An Ottawa businessman who sued the federal government after his company lost a $428-million contract has filed a complaint with the Canadian Judicial Council against the Federal Court judge who dismissed the lawsuit in September.

The complaint, made in October by Don Powell, president of TPG Technology, alleges that Justice David Near had an undisclosed conflict of interest and should have recused himself from the case, adding: “The facts in this case may be unprecedented in Canadian history.”

For the full story found on the Ottawa Citizen website, click HERE.

Prominent law firm ‘undermined’ Tepper proceedings

From the CBC website: Judge orders Gilbert, McGloan, Gillis to pay legal fees

By Bobbi-Jean MacKinnon CBC News

Posted: Dec 2, 2011 8:01 PM AT

Last Updated: Dec 2, 2011 10:09 PM AT

A high-profile New Brunswick law firm has been accused by a judge of misconduct and misleading the court in creditor protection proceedings involving the companies owned by the family of Henk Tepper, the potato farmer who’s been in a Beirut jail since March.

For the full CBC story, click HERE.

Report on Conflicts of Interest from Standing Committee on the Model Code of Professional Conduct


1. The Standing Committee on the Model Code of Professional Conduct (the “Standing  Committee”)  was established by the Federation of Law Societies of Canada in September 2010 in recognition of the fact that the Model Code of Professional Conduct (the  “Model  Code”)  must evolve over time in response to changes in the law and changes made by individual law societies as they implement the Model Code.

For the English version of the report, click Report to Council – Standing Committee – Conflicts – November 2011.

For the French version of the report, click Rapport sur les conflits d’intérêts novembre 2011

Plagiarizing B.C. judge prompts new trial

From the CBC news website

osted: Apr 14, 2011 5:05 PM PT Last Updated: Apr 14, 2011 5:25 PM PT

A B.C. woman who was awarded millions of dollars to help care for her brain-damaged son will have to go back to court to try to get the money because the judge in the lawsuit plagiarized most of his decision, a higher court has ruled.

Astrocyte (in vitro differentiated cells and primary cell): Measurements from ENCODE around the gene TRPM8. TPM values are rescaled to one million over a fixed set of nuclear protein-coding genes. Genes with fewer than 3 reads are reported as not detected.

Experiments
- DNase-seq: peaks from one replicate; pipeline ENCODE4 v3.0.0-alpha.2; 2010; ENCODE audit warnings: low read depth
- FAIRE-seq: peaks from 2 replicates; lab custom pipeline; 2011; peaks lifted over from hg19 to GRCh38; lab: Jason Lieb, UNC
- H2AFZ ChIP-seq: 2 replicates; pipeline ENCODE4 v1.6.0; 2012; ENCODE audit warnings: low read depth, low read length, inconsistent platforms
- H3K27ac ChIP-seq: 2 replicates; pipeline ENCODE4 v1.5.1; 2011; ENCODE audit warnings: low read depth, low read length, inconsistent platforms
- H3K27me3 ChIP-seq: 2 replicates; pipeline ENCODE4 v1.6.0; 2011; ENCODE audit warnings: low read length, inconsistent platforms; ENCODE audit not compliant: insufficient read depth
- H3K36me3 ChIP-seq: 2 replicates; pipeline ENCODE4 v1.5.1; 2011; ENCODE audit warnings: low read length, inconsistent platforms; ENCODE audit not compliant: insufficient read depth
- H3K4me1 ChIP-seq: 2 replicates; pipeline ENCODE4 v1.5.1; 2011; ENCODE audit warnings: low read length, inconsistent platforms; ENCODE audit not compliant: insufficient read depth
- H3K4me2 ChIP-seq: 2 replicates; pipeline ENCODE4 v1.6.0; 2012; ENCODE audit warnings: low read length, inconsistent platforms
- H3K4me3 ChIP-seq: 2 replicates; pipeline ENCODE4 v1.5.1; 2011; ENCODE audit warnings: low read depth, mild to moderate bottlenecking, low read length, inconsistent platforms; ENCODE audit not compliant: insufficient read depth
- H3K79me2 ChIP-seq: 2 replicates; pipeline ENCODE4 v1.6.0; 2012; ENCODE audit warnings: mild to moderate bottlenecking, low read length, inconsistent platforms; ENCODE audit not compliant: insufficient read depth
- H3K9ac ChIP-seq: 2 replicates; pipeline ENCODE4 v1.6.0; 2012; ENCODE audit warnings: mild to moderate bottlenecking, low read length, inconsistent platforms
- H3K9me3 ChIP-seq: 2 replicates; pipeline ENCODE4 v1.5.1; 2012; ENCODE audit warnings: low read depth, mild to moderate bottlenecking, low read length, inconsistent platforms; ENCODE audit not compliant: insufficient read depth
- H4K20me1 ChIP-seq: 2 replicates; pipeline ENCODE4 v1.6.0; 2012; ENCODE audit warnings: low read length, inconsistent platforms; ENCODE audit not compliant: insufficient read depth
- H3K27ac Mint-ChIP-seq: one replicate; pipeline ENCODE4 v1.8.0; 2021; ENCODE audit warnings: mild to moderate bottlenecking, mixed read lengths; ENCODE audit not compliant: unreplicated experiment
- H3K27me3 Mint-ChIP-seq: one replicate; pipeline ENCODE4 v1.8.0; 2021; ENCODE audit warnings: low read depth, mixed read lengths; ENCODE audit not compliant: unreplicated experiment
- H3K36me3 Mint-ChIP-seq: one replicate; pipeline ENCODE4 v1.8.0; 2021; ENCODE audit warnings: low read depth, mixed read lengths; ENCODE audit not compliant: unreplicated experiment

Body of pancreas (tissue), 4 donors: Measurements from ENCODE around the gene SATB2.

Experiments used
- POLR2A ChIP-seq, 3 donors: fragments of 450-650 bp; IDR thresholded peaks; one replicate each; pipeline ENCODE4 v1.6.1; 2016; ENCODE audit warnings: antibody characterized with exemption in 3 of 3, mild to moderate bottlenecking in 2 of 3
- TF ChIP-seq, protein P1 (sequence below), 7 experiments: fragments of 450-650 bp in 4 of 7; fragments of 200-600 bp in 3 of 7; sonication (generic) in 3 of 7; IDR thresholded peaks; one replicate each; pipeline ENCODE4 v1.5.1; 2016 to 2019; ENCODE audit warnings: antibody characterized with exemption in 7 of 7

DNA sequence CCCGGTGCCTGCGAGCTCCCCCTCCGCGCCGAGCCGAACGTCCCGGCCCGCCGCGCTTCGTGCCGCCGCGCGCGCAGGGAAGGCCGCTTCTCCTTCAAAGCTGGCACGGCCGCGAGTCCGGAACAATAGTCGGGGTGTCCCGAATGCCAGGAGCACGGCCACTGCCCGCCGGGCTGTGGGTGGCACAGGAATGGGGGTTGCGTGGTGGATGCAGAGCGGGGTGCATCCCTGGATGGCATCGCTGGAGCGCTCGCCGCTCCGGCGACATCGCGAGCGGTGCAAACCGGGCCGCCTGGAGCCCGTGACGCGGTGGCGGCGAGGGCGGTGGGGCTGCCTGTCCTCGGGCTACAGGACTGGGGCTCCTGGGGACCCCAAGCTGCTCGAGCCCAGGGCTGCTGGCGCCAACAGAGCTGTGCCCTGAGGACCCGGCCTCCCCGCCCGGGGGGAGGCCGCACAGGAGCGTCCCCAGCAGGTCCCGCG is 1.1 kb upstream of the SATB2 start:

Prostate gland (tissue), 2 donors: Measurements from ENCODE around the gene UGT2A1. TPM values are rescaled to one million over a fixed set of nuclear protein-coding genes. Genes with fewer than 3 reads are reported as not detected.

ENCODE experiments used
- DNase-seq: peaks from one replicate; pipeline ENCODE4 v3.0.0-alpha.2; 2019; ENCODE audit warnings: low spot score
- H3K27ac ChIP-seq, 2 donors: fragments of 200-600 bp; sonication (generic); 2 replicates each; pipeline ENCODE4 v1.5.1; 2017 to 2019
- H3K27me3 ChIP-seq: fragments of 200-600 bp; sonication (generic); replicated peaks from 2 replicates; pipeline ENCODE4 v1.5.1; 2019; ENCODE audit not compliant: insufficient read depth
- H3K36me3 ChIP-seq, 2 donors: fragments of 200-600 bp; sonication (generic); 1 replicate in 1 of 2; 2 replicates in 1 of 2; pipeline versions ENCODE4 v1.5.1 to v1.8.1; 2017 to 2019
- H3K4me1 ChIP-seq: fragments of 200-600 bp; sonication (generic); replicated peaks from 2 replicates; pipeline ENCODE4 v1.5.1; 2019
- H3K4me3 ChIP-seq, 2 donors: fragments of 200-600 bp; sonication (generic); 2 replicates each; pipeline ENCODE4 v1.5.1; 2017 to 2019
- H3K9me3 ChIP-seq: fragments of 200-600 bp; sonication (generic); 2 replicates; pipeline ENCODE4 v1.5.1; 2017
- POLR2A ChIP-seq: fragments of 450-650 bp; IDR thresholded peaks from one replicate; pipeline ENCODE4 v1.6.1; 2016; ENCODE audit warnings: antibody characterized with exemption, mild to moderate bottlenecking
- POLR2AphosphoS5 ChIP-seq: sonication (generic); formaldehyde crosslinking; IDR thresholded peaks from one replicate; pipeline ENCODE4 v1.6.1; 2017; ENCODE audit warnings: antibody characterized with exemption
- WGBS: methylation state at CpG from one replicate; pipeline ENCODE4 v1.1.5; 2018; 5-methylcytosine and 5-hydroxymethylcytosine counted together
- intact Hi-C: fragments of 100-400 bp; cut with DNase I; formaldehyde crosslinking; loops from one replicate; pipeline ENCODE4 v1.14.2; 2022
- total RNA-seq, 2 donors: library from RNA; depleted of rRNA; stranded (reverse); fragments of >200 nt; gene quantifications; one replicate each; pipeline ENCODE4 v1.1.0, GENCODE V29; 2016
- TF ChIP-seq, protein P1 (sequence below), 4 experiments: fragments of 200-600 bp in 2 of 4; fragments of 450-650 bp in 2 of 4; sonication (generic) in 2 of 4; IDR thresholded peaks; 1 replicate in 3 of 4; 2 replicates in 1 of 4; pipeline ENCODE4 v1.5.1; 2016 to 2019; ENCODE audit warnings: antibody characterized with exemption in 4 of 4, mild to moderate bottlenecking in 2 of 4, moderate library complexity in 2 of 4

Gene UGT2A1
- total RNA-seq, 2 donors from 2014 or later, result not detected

For the full story, click HERE.

Wallace v Canadian Pacific Railway 2011 SKCA 108

From the judgment written by  Ottenbreit J.A.

I. Introduction

[1] On December 17, 2008, McKercher LLP (“McKercher”) commenced a class action on behalf of Gordon Wallace (“Wallace”), as representative plaintiff, against Canadian National Railway (“CN”), the Canadian Pacific Railway and several other defendants (“the Wallace claim”) alleging the railways had overcharged western farmers for grain transportation during the previous 25 years and claiming damages, including aggravated and punitive damages. This matter comes before us because, at the time it commenced the Wallace claim, McKercher was acting for CN on a number of other unrelated matters. Continue reading

Annalise Acorn: Jumping Ship: R v Cunningham and the Lawyer’s Right to Withdraw

Annalise Acorn’s case comment on the Supreme Court’s decision in R v Cunningham on the lawyer’s right to withdraw came out recently.  From the introduction:

1  It has never been in the best traditions of the criminal bar to quit a client over money. Having gone on the record as counsel for an accused, the lawyer is, as a matter of professional dignity, expected to have sorted out financial matters with the client in advance, and it is seen as unseemly for the lawyer to abandon the client over non-payment. Some Canadian codes of conduct clearly prohibit the criminal defence lawyer from withdrawing due to non-payment of fees where withdrawal would potentially prejudice the client.1 Other codes make it clear that such withdrawal is frowned upon.2 Continue reading